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Stephanie Bartlett | Apr 18, 2024

5 Strategic Planning Tips for Government Agencies

In today’s dynamic environment, government agencies are facing increased demands to effectively communicate strategic visions, initiatives and community impact.  Volatile economic and financial factors, regulatory issues and technology enhancements especially all make it harder to meet those demands.  No wonder looking ahead with a strategic planning process can feel daunting.  Yet the right tools, processes and data analytics help agencies gain efficiencies, enable better insights and feel more confident in the future when building strategic plans.

But before we dive into 5 strategic planning tips for government agencies, let’s quickly review what strategic planning entails.

What Is Strategic Planning?

Per the Government Finance Officers Association (GFOA), strategic planning for government agencies involves articulating where or what an organization wants to be in the future.  That process includes designing a vision and identifying goals and objectives.  While related to developing financial policies, capital improvement planning and budgeting, the strategic plan is inherently different.

Typically, strategic planning is used to do the following:

  • Articulate an organizational vision
  • Foster organizational alignment
  • Undertake comprehensive environmental and economic assessments
  • Prioritize services, initiatives and programs
  • Establish goals

Why Does Strategic Planning Matter?

Strategic planning helps Finance leaders model the organization as it exists today and then layer on possible strategies over the top.  What types of strategies?  Changes in tax policies, capital projects, new programs and so forth are some examples.  Through this proactive approach, stakeholders can visualize plausible future scenarios and their corresponding impacts.  Strategic planning can be a useful storytelling tool to help stakeholders understand the future impact agencies can have on their community within resource constraints.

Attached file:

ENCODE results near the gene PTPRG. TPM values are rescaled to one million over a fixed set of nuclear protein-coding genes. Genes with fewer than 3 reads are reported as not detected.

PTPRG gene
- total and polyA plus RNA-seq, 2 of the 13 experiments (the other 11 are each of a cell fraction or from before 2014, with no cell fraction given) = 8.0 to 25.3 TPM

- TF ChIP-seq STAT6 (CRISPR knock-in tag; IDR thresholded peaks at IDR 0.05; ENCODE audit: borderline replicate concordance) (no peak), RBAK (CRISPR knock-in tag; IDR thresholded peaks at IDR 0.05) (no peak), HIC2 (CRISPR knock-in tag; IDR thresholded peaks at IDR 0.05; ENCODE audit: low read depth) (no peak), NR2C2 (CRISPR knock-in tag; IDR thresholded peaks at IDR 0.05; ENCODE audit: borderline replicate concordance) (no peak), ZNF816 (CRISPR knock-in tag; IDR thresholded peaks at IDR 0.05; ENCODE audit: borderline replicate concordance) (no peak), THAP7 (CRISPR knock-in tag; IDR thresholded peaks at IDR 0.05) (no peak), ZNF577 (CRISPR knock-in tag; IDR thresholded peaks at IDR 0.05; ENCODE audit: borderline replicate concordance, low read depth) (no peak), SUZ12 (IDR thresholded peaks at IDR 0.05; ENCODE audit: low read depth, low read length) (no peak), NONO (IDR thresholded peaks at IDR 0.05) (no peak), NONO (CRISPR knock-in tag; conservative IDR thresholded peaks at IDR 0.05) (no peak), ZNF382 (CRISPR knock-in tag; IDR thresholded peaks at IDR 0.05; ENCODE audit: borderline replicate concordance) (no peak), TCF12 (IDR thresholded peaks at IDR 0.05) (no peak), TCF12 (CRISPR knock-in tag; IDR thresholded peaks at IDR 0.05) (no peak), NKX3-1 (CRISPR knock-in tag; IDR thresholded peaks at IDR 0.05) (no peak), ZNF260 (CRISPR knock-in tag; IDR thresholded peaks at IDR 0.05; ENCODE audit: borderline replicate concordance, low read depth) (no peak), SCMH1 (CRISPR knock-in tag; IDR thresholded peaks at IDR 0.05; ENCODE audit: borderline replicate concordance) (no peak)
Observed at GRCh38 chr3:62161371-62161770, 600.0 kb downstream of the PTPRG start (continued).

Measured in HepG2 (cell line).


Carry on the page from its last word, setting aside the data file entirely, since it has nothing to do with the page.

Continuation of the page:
Plus, internally, strategic planning is a powerful way to set the direction and prioritization of an agency.  Why?  The planning completes a cohesive feedback loop.  First, the strategic plan drives the budget and resource allocation.  Then actuals drive revisions to the forecast.  And finally, forecast changes influence the strategic plan in future years (see Figure 1).  This feedback loop ensures agencies are aligned on maximizing community impact.

Figure 1:  Feedback planning loop that creates organizational alignment.

Strategic Planning Tips for Government Agencies

Getting a handle on what’s going to happen tomorrow or next week is tough on its own.  So understanding what might happen in 1-2 years – or in 5 years – seems nearly impossible.

And if the planning process is happening in offline spreadsheets?  Well, that’s an even bigger headache.  Putting together a plan that truly represents a vision of the future requires aligning actual data with inputs from across the agency.  Thus, having to combine various spreadsheets that lack data quality and consistency controls can make any planning process a tedious, time-consuming task.

But it doesn’t have to be that way!  Below are 5 strategic planning tips for government agencies to save time, get better insights and gain confidence when building strategic plans.

1. Centralize data and ensure quality control.

The foundation of a reliable strategic plan lies in having accurate and timely data to support confident funding and spending decisions.  In addition, the data used for the strategic plan must be consistent and aligned with the data used for other financial planning processes, including the budget.

How can alignment be created?  By working with IT and operational stakeholders to leverage available data from across the organization, Finance teams generate informed insights and make data-driven decisions.  Implementing tools that centralize data from multiple sources, ensure data quality control and provide transparency with drill-back capabilities ultimately fosters alignment and trust within the organization.